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Obituary: Professor Robert Kerrich, Geological Sciences

Professor Robert Kerrich, Geological Sciences
December 15, 1948–April 17, 2013

Robert Kerrich, a professor in the Department of Geological Sciences and the George J. McLeod Chair in Geology, died of cancer on April 17, 2013, in Sooke, B.C.

Professor Kerrich joined the Department of Geological Sciences in 1987 as the first holder of the George J. McLeod Chair in Geology. He earned his Master’s (1972) and PhD (1975) degrees at Imperial College, London, UK. He was awarded an Earned Doctor of Science from the University of Saskatchewan in 1996.

Kerrich was also a visiting professor at the Australian National University, Canberra and the University of Western Australia, Perth. A widely-published and respected author, he mentored more than 60 graduate students and postdocs in Canada and internationally. He received the University of Saskatchewan’s Distinguished Researcher Award in 2000 and the USSU Teaching Excellence Award in 2003.

Kerrich contributed significantly to the understanding of how the Earth’s crust evolved, work which has been important to the mining industry. He also applied his understanding of the earth processes to environmental science, investigating problems in fields as diverse as agricultural and health sciences. His work is internationally recognized in four fields of geology: ore deposits, stable-isotope geochemistry, fracture mechanics and geodynamics.

Kerrich provided the first clear evidence that the Earth’s ancient oceanic and continental crust avalanched 3,000 kilometres to the Earth’s core and returned to the surface as volcanoes. He also developed what is now widely regarded as the standard model of how gold deposits are formed—by fluids circulating through ancient mountain belts in areas where plates of the Earth’s crust once collided.

Kerrich was instrumental in establishing at the U of S one of Canada's finest geochemical analytical facilities. This highly specialized equipment was used by faculty and students on campus, as well as at other universities and businesses nationally and internationally to undertake significant scientific research.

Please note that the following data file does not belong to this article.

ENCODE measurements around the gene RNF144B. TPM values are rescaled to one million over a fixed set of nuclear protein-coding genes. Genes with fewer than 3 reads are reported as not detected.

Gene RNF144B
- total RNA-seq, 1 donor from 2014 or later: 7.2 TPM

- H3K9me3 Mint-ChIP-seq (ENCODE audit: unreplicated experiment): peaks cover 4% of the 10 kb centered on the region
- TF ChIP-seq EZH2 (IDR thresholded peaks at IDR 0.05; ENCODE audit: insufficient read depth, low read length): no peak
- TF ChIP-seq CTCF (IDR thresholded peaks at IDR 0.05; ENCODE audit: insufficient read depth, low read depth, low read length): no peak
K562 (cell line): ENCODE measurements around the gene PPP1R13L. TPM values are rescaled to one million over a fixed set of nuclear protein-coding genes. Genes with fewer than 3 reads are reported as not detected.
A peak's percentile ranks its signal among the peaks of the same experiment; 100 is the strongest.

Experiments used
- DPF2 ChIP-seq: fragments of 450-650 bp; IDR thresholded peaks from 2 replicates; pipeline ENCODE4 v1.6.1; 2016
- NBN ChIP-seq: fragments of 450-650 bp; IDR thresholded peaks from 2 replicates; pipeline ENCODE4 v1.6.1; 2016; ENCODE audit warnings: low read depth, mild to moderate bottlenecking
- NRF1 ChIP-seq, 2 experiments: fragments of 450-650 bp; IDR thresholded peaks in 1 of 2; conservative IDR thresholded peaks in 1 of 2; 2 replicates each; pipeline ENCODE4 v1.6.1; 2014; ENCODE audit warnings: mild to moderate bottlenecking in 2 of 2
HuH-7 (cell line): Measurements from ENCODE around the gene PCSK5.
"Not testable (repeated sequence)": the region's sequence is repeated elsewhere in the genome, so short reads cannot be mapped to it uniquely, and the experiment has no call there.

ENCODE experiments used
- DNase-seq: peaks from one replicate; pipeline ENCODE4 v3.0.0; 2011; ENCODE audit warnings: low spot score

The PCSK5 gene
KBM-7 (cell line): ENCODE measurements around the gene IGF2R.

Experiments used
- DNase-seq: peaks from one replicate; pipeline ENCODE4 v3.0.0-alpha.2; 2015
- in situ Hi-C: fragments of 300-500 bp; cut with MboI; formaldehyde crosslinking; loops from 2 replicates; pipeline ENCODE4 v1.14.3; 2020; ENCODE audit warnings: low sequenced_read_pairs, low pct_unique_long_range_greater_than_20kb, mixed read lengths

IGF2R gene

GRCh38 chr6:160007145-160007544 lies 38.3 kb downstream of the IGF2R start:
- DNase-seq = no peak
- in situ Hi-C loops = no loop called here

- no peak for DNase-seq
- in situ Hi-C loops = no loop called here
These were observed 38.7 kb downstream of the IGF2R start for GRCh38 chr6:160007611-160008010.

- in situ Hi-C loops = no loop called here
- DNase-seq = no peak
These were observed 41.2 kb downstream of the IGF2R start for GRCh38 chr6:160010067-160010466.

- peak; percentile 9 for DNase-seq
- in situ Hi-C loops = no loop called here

As a professor and mentor, Kerrich’s influence reaches beyond the U of S campus. His outstanding teams of graduate students and postdoctoral fellows have forged their own distinguished careers—as reflected in over 260 scientific publications—and have elicited over $30 million in grants to the University of Saskatchewan. In 2011, Rui Feng, a former PhD student, donated $1.1 million to the U of S to further opportunities for students. At the announcement of his donation, Feng paid tribute to his mentor, Dr. Robert Kerrich.

As the George J. McLeod Chair, he worked on testing three competing hypotheses for the origin of Earth’s atmosphere and oceans. With his specialized laboratory, he measured rocks of a variety of ages for nitrogen content and nitrogen isotopes to provide a clearer window to the early history of planet Earth when the atmosphere and oceans that sustain life were first formed.

Nominated by his peers across Canada for his scientific expertise, enthusiastic research in diverse Earth sciences and commitment to generating excitement about geology among students, Kerrich received the prestigious Duncan Derry Medal by the Geological Association of Canada’s Mineral Deposits Division for his contributions to the study of mineral deposits that bolster the Canadian economy.

Other notable honours include the Penrose Gold Medal awarded by the Society of Economic Geologists (SEG) in 2012; Killam Research Fellowship (2003 and 2004); the Willett G. Miller Medal of the Royal Society of Canada (1999), awarded once every two years for outstanding research in the earth sciences; Fellow of the Royal Society of Canada (1992, the youngest recipient of this honour); and the W.H. Gross Medal of the Geological Association of Canada (1988), awarded annually to a young geologist who has made outstanding contributions to the field of economic geology in Canada. He has also received the NSERC Steacie Fellowship. He  served on NSERC grant selection committees and on the Scientific Review Group of the Federal Environmental Assessment Review Office (FEARO) that reviewed Canada’s plans for nuclear waste management.